Hughes is to be commended, and his book recommended, for balancing its realism with its positive message.


Firefightin' Sam

This debut YA novel about an aspiring firefighter aims to entertain and inform young readers while also keeping them on the straight and narrow.

Author Hughes, himself a firefighter, builds a story around a prank gone wrong. On a dare from his friend Pete Krause, Sam Avery conspires in setting off a fire alarm and gets caught by the police. Due in part to his own code of silence (he won’t rat out Pete), Sam’s punishment is to spend time after school at the nearby fire station—but it quickly becomes no punishment at all. Although he’s continually reminded of the gravity of his prank, the firefighters recognize him for the good kid that he is and adopt him, as it were. Sam is fascinated by the firefighting equipment, the drills, the dispatching procedures—all of it. He even gets the errant Pete, who’s starting down the wrong path in life, to join him in the “maze truck” for a simulation of a house fire that allows trainees to rescue dummies hidden inside. In the end, Sam, of course, sets his sights on being a firefighter himself. Overall, this is a well-written book for its intended audience. It’s hardly nuanced—the good grown-ups, such as Sam’s parents, have stilted dialogue that bolsters the message but makes them seem like cardboard cutouts. On the other hand, the flak that Sam gets from his schoolmates rings true, as does his response to it. One high point of the story is the school’s entertainment night: with the help of the firefighters, Sam and Pete put on a skit demonstrating fire safety that brings the house down. Another highlight, at book’s end, is Sam’s involvement in rescuing a neighborhood curmudgeon, “Pepperhead” Pepperell, from his burning house; just as Pete’s life is set on a new path, the lonely widower is encouraged to rejoin the human race. 

Hughes is to be commended, and his book recommended, for balancing its realism with its positive message.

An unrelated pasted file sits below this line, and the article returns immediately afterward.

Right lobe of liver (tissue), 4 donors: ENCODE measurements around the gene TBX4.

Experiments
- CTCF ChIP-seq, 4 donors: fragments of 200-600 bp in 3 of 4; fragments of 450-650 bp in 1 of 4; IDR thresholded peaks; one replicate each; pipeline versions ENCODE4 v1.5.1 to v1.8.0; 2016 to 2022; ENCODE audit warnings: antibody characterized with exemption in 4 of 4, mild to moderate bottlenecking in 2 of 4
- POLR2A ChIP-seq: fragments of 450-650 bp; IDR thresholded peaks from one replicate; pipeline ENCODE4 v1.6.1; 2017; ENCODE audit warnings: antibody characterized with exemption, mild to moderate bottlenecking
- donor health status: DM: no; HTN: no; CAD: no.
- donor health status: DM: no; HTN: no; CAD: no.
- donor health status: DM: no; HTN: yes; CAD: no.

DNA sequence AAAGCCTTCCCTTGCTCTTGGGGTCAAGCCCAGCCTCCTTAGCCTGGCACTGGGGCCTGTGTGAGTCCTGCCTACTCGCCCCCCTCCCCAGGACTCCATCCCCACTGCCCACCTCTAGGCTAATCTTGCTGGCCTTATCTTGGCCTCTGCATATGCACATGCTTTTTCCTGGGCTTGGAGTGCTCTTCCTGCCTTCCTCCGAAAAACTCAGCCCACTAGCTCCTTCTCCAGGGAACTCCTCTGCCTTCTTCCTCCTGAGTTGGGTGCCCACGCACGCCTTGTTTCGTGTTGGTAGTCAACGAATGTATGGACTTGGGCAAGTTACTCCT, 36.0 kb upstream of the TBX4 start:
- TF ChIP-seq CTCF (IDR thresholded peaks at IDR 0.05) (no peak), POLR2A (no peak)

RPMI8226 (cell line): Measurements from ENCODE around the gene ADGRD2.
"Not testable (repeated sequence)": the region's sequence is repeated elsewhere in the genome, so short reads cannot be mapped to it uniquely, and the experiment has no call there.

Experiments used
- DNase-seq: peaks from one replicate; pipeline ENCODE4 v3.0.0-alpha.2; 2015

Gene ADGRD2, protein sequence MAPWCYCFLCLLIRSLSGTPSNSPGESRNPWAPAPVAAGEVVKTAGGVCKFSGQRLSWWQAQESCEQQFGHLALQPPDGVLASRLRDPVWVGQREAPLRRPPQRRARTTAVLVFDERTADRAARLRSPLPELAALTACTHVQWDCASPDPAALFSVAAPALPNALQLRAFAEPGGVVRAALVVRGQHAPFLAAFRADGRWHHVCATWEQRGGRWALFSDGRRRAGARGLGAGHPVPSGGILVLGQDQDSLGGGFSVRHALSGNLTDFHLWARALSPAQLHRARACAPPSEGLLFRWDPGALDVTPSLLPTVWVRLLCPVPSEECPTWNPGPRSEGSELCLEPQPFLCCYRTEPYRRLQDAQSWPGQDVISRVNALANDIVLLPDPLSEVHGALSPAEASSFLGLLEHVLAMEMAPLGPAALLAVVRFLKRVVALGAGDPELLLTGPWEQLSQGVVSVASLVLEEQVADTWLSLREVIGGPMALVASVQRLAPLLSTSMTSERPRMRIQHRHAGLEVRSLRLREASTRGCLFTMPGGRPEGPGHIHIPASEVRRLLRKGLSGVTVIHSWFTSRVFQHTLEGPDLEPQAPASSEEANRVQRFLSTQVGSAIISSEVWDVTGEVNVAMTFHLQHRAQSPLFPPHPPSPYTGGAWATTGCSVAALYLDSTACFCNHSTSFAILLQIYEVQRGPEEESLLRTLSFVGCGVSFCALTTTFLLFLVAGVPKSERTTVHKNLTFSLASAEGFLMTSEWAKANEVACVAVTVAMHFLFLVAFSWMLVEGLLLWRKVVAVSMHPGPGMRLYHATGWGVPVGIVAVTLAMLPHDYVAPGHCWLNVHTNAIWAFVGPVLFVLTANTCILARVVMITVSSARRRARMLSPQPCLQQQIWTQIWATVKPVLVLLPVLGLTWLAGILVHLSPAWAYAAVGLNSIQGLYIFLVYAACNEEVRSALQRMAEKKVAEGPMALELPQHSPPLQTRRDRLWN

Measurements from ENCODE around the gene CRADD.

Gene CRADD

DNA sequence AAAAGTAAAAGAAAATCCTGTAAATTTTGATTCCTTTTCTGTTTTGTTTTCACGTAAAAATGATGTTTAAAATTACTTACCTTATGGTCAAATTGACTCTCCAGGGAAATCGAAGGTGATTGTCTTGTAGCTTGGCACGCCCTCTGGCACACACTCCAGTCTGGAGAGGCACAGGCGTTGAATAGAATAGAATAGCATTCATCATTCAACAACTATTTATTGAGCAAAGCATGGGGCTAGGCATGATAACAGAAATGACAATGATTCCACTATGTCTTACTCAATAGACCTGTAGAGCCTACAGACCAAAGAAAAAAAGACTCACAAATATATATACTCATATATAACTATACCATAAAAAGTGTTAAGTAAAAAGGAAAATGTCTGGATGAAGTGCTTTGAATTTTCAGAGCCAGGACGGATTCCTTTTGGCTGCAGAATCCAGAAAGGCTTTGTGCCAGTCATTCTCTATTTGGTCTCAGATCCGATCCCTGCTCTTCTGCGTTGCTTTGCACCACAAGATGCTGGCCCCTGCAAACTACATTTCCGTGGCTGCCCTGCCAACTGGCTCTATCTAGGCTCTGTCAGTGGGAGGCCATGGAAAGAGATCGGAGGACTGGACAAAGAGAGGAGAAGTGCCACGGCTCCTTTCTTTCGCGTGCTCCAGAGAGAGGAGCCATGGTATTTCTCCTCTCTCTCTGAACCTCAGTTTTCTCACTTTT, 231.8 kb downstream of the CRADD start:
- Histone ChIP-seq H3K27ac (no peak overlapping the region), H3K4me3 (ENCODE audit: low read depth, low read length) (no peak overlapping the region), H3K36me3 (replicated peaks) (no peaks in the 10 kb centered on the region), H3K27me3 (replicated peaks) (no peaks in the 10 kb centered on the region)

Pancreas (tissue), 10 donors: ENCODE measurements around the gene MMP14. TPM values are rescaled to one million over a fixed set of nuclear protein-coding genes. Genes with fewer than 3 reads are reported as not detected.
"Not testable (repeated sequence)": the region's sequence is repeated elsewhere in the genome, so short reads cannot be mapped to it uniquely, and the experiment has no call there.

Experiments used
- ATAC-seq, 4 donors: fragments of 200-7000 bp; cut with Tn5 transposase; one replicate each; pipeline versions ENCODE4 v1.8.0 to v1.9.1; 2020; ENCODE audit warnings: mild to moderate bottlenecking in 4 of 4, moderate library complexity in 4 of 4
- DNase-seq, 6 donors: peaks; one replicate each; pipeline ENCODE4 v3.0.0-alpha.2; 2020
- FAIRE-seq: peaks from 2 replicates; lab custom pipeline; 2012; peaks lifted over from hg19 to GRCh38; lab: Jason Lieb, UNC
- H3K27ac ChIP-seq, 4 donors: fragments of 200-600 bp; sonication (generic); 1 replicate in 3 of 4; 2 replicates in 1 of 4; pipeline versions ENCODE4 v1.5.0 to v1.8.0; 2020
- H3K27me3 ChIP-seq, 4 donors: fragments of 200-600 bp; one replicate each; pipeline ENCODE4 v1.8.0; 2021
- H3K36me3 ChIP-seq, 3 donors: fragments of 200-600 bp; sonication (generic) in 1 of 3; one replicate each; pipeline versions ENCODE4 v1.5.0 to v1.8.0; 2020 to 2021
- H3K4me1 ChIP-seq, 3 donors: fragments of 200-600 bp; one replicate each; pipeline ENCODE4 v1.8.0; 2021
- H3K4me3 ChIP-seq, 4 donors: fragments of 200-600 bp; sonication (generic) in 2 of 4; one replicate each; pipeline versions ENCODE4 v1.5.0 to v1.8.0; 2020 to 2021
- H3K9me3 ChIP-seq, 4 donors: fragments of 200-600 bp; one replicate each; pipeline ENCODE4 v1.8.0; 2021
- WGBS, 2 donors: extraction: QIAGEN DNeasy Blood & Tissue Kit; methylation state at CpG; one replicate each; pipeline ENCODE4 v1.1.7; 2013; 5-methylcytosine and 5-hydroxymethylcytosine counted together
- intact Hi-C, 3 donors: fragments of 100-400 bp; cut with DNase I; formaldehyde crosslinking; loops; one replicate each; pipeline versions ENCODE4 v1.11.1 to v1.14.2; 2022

Pub Date: Sept. 16, 2002

ISBN: 978-0-595-74546-3

Page Count: 122

Publisher: iUniverse

Review Posted Online: Sept. 11, 2016

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With Ivan’s movie out this year from Disney, expect great interest—it will be richly rewarded.

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Tiny, sassy Bob the dog, friend of The One and Only Ivan (2012), returns to tell his tale.

Wisecracking Bob, who is a little bit Chihuahua among other things, now lives with his girl, Julia, and her parents. Happily, her father works at Wildworld Zoological Park and Sanctuary, the zoo where Bob’s two best friends, Ivan the gorilla and Ruby the elephant, live, so Bob gets to visit and catch up with them regularly. Due to an early betrayal, Bob doesn’t trust humans (most humans are good only for their thumbs); he fears he’s going soft living with Julia, and he’s certain he is a Bad Dog—as in “not a good representative of my species.” On a visit to the zoo with a storm threatening, Bob accidentally falls into the gorilla enclosure just as a tornado strikes. So that’s what it’s like to fly. In the storm’s aftermath, Bob proves to everyone (and finally himself) that there is a big heart in that tiny chest…and a brave one too. With this companion, Applegate picks up where her Newbery Medal winner left off, and fans will be overjoyed to ride along in the head of lovable, self-deprecating Bob on his storm-tossed adventure. His wry doggy observations and attitude are pitch perfect (augmented by the canine glossary and Castelao’s picture dictionary of dog postures found in the frontmatter). Gorilla Ivan described Julia as having straight, black hair in the previous title, and Castelao's illustrations in that volume showed her as pale-skinned. (Finished art not available for review.)

With Ivan’s movie out this year from Disney, expect great interest—it will be richly rewarded. (afterword) (Fiction. 8-12)

Pub Date: May 5, 2020

ISBN: 978-0-06-299131-7

Page Count: 352

Publisher: Harper/HarperCollins

Review Posted Online: March 25, 2020

Kirkus Reviews Issue: April 15, 2020

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From the Diary of a Wimpy Kid series , Vol. 1

First volume of a planned three, this edited version of an ongoing online serial records a middle-school everykid’s triumphs and (more often) tribulations through the course of a school year. Largely through his own fault, mishaps seem to plague Greg at every turn, from the minor freak-outs of finding himself permanently seated in class between two pierced stoners and then being saddled with his mom for a substitute teacher, to being forced to wrestle in gym with a weird classmate who has invited him to view his “secret freckle.” Presented in a mix of legible “hand-lettered” text and lots of simple cartoon illustrations with the punch lines often in dialogue balloons, Greg’s escapades, unwavering self-interest and sardonic commentary are a hoot and a half—certain to elicit both gales of giggles and winces of sympathy (not to mention recognition) from young readers. (Fiction. 9-11)

Pub Date: April 1, 2007

ISBN: 0-8109-9313-9

Page Count: 224

Publisher: Amulet/Abrams

Review Posted Online: May 20, 2010

Kirkus Reviews Issue: March 1, 2007

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